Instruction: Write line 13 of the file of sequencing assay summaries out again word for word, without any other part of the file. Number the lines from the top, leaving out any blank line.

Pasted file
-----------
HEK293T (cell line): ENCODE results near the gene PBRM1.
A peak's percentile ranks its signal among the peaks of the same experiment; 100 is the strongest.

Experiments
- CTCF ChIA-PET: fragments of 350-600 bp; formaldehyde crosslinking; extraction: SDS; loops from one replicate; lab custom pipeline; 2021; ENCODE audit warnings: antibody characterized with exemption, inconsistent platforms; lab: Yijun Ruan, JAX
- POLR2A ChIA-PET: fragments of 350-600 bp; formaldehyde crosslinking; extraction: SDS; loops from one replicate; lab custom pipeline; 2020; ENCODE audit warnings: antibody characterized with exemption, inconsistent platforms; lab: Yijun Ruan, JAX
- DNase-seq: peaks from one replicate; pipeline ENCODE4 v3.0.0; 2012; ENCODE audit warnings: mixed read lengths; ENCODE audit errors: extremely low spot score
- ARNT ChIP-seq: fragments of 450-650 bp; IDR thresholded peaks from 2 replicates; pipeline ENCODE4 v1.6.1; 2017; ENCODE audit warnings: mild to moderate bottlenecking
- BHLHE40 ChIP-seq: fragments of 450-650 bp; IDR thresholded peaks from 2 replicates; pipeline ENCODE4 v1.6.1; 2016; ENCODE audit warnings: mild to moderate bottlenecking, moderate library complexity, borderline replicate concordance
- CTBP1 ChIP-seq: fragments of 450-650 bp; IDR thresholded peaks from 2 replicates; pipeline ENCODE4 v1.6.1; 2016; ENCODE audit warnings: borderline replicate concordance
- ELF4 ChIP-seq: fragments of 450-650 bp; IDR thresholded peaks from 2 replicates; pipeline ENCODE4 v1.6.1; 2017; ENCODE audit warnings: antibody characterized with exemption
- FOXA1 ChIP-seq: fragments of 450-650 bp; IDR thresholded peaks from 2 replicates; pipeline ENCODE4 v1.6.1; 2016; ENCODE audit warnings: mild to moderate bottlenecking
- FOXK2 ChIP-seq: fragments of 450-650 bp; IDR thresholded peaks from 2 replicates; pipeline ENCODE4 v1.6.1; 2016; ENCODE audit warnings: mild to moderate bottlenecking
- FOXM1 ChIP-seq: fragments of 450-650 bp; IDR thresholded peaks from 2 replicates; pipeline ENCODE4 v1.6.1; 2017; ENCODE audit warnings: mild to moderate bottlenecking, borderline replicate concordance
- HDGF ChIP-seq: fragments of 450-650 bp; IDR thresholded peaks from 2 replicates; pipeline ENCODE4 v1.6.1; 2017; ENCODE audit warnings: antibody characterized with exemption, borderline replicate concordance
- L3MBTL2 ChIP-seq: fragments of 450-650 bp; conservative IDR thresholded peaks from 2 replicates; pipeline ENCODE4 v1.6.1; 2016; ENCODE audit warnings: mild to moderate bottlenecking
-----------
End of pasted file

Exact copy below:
- FOXM1 ChIP-seq: fragments of 450-650 bp; IDR thresholded peaks from 2 replicates; pipeline ENCODE4 v1.6.1; 2017; ENCODE audit warnings: mild to moderate bottlenecking, borderline replicate concordance